Everyone ends in a really great place, their dreams fulfilled. They all became huge success stories in their own right. Talk about ending on such an upbeat note.

It’s not always everyone’s exact dream or the dream that you might have predicted a year ago. Everyone’s story is tailored to the character. In Donna’s case, she said to Joe, “I’ve had a lot of adventures, I’ve done all this crazy stuff, I came in ninth on Italy’s Got Talent.” The story of that, she was expanding her life to include this man that she loves and who loves her, specifically for who she is. Her world was expanding, she wasn’t making sacrifices as much as she was opening her heart even more to allow more experiences come in.

So it wasn’t only about making sure everyone was happy, it was about, what’s the right end beat for all the characters given everything they’ve gone through. That’s why in Tom’s story, even though we only spend five minutes showing his flash forward, he had another massive failure. That was part of that guy’s story. He had a lot of failures, but what made him a special character is that he always picked himself up and dusted himself off and came up with another idea. He never gave up. Obviously you want happy endings, people love happy endings. I love happy endings. But the more important thing to me was being true to the paths that the characters had been walking for six years.

Garry becomes a 10-time Pawnee mayor, and when he dies, Gail looks exactly the same. Did he have the best life out of everyone?

Given the fact that Christie Brinkley looks the same as she did when she was 27, it’s not that far-fetched. But that was a very early conclusion that we came to, that Garry’s life should be just the best. My favorite detail is he dies peacefully in his sleep at the age of 100 holding Gail’s hand. You can’t beat that for the right way to end your life.

I assume fans would have been upset if Rashida Jones and Rob Lowe hadn’t returned for the finale. Was it tough to get them back?

I would have been very sad, because they were such a massive part of the show. It was the first thing we did when we knew we were coming back for Season 7 was reach out to them and say, “You guys have to be a part of this.” And it took a lot of scheduling and planning, and a lot of work on the part of the production team to make it all fit together, but I’m so happy it worked out. It would have felt weird and inappropriate if they hadn’t been in the finale. It felt like the right place to give one last glimpse of Chris and Ann and their life together.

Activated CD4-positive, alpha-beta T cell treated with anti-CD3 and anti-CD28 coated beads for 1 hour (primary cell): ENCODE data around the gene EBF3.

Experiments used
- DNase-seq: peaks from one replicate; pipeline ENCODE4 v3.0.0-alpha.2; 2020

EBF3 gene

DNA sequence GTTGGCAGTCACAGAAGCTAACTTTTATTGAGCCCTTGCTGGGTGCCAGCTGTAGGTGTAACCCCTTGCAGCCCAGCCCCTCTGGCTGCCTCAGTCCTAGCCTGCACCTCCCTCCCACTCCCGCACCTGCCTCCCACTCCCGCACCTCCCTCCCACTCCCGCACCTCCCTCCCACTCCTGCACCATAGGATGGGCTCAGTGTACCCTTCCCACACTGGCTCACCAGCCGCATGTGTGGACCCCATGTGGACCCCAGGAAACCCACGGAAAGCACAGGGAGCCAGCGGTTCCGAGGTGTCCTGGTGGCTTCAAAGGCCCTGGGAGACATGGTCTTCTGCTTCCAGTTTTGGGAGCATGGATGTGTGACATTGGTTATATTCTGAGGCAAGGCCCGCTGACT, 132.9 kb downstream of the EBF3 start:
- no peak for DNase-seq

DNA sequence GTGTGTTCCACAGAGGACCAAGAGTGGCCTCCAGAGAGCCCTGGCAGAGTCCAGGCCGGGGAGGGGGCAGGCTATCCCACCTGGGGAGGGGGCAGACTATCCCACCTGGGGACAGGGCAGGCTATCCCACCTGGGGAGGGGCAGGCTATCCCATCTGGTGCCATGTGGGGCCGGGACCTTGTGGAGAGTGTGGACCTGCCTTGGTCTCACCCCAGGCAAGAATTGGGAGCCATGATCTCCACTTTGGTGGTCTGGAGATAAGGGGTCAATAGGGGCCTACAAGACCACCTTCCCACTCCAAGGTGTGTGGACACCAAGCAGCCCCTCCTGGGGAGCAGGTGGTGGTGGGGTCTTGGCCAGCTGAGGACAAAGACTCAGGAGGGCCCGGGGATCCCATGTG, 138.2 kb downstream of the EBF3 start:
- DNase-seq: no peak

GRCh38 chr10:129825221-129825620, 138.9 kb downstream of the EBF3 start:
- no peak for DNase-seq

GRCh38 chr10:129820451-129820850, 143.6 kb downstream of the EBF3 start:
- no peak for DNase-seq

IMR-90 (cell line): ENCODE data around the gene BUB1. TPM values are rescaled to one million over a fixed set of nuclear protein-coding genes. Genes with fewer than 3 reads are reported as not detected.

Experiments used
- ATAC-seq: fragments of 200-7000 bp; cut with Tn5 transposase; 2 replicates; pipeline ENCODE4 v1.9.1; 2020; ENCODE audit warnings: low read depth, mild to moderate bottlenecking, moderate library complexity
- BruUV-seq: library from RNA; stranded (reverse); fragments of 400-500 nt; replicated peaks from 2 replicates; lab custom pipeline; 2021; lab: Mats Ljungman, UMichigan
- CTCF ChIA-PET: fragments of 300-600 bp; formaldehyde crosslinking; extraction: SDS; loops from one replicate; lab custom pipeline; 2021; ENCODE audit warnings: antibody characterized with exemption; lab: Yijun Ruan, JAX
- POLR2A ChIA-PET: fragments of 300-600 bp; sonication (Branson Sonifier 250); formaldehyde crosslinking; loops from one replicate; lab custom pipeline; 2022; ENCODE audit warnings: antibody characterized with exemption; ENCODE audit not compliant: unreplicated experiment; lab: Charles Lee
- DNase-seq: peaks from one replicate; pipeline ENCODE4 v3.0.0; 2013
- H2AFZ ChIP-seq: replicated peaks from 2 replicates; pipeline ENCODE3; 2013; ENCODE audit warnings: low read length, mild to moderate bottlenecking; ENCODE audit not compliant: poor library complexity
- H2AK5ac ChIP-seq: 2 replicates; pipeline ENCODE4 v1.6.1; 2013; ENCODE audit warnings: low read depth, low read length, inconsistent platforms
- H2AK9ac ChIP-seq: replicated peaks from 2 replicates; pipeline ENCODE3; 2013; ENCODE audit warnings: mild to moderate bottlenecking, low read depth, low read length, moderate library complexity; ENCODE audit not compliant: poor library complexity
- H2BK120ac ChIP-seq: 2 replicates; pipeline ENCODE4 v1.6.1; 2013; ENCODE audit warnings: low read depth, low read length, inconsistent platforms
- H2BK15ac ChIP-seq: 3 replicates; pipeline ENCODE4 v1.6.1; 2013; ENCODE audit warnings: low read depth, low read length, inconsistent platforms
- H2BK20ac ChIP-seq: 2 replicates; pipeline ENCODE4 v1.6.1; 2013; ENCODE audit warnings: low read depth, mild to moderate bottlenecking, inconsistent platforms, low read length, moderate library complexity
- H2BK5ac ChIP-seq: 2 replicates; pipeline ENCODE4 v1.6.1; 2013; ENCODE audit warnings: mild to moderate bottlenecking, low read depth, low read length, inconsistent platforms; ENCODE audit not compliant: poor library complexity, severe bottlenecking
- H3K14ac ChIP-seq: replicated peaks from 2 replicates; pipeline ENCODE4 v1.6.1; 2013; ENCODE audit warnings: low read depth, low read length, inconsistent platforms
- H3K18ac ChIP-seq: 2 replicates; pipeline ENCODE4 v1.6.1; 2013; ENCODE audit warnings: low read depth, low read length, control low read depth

You had to have Vice President Joe Biden back one more time too, right?

It delights me to no end that Vice President Joe Biden is now a recurring character on the show. On his IMDB page, it will say Parks and Recreation with “2 episodes” in parenthesis. And it was also great to have Dr. Jill Biden in the show too. My grandmother was a teacher for many years and absolutely adored her, and she was a role model for my grandmother and a lot of people I know who are teachers. It was cool to get her as well and show that Leslie is now a regular in her home and plays a lot of charades with them. To me that’s weirdly the happiest ending of anything, knowing that Leslie and Ben are constantly at Joe Biden’s house forcing them to play charades for three hours.

You essentially created spinoffs for every one of these characters. And you even gave us a specific date — July 7, 2025, for a Parks & Rec reunion. So, much like Twin Peaks giving us a date to look forward to, should we be counting down to 10 years from now, when we get something more?

I love that idea. That’s a great idea. The fact that the set has been completely dismantled and destroyed might be a problem. But I don’t know. The reality is, by July 7 2025, this cast will have four Oscars and 17 Emmys and 31 Grammys and 9 Tonys and it will be impossible to get them at the same awards show, much less in the same room at the same time for a lengthy shoot. But I love holding on to that dream. I’m now going to hold on to that. Maybe we have this target 10 years from now, if we’ve all been unceremoniously drummed out of showbiz, maybe we can convince our alien overlords who run Hollywood to allow us to do a reunion show.

What was that last day of shooting like? How tough has it been to say goodbye?

It was very tough and very emotional, but it was the best kind of tough. The overwhelming feeling was, you don’t want it to end because you love it so much. That’s such a blessing of a feeling to have after a seven-year run. It requires a ton of work and long hours and a real grind, where there’s a lot of uncertainty on the show over the years about whether we’re going to survive or not. And the only thing anyone was feeling on the last day was, “I want to hang out with you guys more!” As sad as it was and as tough as it was to call that series wrap on everybody, I was also just acutely aware and everyone else was too, of how damn lucky we had it for so long. When you have that realization it’s hard to be actually sad. It’s hard to feel a real sense that your life is unpleasant. Because all you’re thinking about is how lucky you were for so long. All good things must end, that’s the deal. And this was one of the best things.